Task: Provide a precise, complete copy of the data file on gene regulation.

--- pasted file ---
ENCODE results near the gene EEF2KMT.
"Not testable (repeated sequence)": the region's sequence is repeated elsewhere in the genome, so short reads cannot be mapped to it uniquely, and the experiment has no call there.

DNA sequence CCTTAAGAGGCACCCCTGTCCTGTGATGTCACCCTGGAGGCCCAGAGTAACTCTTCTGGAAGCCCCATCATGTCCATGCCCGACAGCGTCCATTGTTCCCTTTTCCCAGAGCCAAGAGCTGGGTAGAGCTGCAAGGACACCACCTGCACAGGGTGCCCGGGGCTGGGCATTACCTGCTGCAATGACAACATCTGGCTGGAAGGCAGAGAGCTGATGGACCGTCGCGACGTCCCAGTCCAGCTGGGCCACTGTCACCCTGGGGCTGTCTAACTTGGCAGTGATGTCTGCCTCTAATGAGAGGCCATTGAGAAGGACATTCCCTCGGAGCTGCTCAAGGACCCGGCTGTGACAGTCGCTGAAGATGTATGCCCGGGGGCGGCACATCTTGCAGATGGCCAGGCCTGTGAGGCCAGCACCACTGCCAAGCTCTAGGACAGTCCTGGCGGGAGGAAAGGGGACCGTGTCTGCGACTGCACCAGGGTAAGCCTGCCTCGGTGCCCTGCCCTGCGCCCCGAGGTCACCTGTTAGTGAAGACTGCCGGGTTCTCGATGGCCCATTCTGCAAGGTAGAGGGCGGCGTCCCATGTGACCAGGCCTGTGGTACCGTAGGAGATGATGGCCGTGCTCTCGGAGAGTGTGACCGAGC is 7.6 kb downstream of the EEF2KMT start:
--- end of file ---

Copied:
ENCODE results near the gene EEF2KMT.
"Not testable (repeated sequence)": the region's sequence is repeated elsewhere in the genome, so short reads cannot be mapped to it uniquely, and the experiment has no call there.

DNA sequence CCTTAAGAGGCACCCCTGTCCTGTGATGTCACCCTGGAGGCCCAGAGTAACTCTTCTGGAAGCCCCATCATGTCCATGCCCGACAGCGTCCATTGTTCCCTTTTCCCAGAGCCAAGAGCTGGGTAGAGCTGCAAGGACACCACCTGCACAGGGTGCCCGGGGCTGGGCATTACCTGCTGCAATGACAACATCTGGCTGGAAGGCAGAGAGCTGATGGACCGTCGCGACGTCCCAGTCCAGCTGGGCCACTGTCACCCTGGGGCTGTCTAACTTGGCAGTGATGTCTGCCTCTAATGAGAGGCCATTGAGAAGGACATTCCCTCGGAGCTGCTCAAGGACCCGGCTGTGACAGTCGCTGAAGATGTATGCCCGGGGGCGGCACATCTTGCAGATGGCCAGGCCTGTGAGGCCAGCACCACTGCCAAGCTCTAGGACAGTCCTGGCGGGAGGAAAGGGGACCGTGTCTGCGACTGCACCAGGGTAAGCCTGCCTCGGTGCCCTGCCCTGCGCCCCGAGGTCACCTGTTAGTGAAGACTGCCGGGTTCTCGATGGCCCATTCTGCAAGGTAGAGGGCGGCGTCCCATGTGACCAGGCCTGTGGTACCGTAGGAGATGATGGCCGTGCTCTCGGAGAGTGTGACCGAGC is 7.6 kb downstream of the EEF2KMT start: